HURST: Yes. If you look at the amount of people in the industry who get it, then there is a strong question to be labelled as an industrial disease. I’m up for anything that can be looked at more closely.
As you know, players are three-and-a-half times more likely to suffer dementia than the man in the street. I’ve always felt that, even with our team, going back many years.
I always felt, without any scientific knowledge or research at all, that there seemed a very high proportion of our team-mates getting it compared to the man in the street. I saw the picture of that Burnley team. That great team. I played against that side, knew the players and to look at that was heartbreaking. Six of them have passed away (after being diagnosed with dementia).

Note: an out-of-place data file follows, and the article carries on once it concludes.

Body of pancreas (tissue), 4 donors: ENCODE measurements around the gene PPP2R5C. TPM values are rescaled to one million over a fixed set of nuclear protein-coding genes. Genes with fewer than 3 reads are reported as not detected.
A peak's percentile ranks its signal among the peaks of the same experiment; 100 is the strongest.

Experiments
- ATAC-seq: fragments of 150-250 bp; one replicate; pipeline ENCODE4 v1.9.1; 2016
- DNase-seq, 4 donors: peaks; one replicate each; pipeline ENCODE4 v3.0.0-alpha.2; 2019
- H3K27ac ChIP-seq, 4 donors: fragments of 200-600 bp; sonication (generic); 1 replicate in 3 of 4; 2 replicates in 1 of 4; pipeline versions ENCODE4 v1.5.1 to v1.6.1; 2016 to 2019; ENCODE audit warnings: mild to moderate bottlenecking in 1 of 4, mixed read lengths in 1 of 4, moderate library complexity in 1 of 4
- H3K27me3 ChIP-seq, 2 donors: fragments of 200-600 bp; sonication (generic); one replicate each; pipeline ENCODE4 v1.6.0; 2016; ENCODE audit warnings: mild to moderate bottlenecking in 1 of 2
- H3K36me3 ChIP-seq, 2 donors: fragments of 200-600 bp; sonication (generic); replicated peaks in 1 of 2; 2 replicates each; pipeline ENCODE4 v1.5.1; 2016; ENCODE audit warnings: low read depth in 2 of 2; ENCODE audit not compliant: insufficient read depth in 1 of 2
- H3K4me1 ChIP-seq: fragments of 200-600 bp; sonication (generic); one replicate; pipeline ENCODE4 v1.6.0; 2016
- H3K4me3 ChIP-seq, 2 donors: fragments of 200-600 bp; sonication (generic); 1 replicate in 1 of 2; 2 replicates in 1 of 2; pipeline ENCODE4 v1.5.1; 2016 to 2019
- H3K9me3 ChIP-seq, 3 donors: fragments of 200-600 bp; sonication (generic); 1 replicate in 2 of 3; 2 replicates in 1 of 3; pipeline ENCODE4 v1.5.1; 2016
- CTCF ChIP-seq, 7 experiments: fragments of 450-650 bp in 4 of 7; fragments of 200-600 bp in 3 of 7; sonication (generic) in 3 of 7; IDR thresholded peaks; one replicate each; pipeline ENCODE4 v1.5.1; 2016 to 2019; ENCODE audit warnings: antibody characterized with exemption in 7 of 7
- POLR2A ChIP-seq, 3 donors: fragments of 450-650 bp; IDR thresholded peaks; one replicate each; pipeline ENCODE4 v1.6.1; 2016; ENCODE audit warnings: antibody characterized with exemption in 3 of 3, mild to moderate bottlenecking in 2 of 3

SUTTON: Surely the authorities have to act now?
HURST: I’ve seen your paper that the PFA have got a taskforce to look into it. That’s one step. I’ve been involved with dementia for years because of my team-mates so I’m happy to talk and be up front, alongside yourself, to push for changes. We’re not talking about much later. We’re talking now. Let’s stop talking and let’s see some action from the governing bodies.
Sir Geoff Hurst is encouraging people to contact their energy supplier to request a smart meter installation. Smart meter data could, with consumer consent, transform the way we care for the most vulnerable in our society.